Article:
Skip to main content

Book Review: The Counting Out Rhymes of Children

Girls counting out using their feet.
I live in one of the oldest towns in America. About 120 or so years ago, our library acquired a monograph whose name heads this posting. I'm so enjoying reading the prose of that bygone era, that I find myself writing in similar style and laughing to myself in the process.

Counting Out Rhymes
It is a collection of "counting out rhymes" from all over the world. The term "counting out" is so antiquated, I needed to read several pages just to figure out what it meant. To illustrate the definition of the term, I offer some modern examples which colored my childhood.

My mother and your mother were hanging up clothes
My mother punched your mother smack in the nose
What color was the blood? (child chooses a color, let's say, green)

G  R  E  E  N  and you are not it!


Eeny, meany, miney, mo
catch a tiger by the toe
If he hollers, let him go
and my mother says that you are not it!

Now in these days of everybody being a winner and nobody getting "out," you might say that there is not place in our brains to learn such "doggerel," (did I mention how much I'm enjoying the language of the 1880s?)  But the savvy music teacher can use these rhymes to great effect. Here are some ways.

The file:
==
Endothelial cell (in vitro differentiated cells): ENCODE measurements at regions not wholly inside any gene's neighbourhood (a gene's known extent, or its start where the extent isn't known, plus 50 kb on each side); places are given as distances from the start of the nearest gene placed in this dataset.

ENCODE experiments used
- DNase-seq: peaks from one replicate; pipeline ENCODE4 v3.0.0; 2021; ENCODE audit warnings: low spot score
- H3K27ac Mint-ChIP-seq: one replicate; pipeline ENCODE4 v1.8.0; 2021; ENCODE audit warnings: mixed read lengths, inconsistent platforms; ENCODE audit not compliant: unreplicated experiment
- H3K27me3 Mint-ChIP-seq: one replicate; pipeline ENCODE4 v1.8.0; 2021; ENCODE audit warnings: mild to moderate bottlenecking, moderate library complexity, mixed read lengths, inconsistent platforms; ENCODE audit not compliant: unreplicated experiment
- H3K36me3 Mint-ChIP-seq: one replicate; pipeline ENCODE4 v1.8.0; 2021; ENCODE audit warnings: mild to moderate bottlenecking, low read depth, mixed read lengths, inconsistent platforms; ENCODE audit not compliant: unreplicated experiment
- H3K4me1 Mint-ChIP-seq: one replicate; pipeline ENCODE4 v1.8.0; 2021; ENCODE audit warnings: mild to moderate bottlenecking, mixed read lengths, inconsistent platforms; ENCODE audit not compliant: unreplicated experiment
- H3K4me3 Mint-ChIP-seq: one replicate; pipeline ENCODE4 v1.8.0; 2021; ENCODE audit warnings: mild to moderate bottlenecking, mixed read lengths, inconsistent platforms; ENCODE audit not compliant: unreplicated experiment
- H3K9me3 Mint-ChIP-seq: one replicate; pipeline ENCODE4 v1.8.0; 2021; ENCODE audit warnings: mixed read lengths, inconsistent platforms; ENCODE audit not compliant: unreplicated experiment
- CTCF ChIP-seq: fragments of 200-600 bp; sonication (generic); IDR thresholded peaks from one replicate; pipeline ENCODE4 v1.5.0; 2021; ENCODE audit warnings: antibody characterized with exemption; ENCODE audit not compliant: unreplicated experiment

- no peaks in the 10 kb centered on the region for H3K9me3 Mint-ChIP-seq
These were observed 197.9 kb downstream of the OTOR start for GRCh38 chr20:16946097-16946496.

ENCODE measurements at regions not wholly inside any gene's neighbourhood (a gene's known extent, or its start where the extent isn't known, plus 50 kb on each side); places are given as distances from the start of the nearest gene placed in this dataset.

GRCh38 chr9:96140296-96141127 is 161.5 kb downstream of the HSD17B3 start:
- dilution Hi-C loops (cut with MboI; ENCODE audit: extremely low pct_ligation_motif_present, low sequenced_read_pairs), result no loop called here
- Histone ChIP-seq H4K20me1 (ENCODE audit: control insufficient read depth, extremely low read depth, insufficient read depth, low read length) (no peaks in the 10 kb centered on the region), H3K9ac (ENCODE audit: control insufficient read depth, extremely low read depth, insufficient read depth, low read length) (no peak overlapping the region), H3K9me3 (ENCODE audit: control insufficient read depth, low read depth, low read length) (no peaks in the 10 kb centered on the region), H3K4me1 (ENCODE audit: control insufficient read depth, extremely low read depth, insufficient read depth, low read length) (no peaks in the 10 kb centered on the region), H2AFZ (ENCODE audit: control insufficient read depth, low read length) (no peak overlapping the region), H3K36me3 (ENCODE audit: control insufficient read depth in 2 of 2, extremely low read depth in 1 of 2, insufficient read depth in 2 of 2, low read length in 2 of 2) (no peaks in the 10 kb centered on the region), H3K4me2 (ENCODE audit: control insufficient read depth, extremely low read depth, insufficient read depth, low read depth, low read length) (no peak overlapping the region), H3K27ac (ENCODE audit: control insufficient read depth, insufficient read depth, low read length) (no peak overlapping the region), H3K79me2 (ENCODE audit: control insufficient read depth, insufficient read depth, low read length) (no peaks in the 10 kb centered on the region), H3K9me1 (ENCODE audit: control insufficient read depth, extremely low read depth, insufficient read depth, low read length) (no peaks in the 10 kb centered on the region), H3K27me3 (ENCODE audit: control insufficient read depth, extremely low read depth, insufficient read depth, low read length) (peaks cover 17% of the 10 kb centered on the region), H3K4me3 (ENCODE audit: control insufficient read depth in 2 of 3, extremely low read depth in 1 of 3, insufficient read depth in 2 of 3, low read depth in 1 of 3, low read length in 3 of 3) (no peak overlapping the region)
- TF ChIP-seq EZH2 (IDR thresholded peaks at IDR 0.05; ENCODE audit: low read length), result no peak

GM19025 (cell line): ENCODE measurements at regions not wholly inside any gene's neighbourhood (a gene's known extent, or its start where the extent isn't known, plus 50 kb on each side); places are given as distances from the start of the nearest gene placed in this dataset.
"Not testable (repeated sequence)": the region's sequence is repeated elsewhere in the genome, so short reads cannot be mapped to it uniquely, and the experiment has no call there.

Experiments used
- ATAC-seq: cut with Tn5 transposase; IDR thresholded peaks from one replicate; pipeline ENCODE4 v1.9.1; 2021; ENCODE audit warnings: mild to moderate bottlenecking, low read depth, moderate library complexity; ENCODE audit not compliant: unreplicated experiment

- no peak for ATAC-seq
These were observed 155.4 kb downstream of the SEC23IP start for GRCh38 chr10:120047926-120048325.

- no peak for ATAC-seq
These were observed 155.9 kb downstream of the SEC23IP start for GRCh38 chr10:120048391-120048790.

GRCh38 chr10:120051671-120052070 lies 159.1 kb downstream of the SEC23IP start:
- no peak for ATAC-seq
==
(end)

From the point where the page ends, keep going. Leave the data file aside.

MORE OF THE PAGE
Be a Kodaly anthropologist

Children are very honored when you take their music seriously.  And when you are interested in one of their playground rhymes, that blows them away. Recording them, getting every word right, making sure you get their name right on the citation for your notebook, taking note of the location and date of the collection of the folksong or rhyme, all show the child that you take them seriously and you see their culture as worth knowing. 

Collecting their rhymes, you will begin to see patterns. I noticed that children who live by the sea do similar clap-passing games, be they Asian, European, Australian, or African. Perhaps you know such a rhyme. In New England it's called "Clap Delioso."  Children sit cross-legged, both hands palms up, one hand on ones own knee, the other on one's neighbor's hand. The clap is passed around the circle by each child clapping their own hands but hitting the next person's instead. Here is the pattern, but the players aren't chanting or singing. 

Build Relationships
When a child shares a similar game with me, I share what I learned from another part of the world with them. They love to help me research music, and they love to feel connected to children around the world. It's exciting to feel that our games are older than our differences. That kind of connection is always a good thing to foster.

ESL students often feel marginalized and stupid in their new language environment. By taking their songs and games and writing them down, you validate the student they bring to your classroom. Instead of trying to be a copy of those around them, they can aim to add to who they already are. The difference is monumental!

In the next several posts, I'll be sharing tidbits from this book. I'm enjoying the journey back in time and hope you'll enjoy it with me.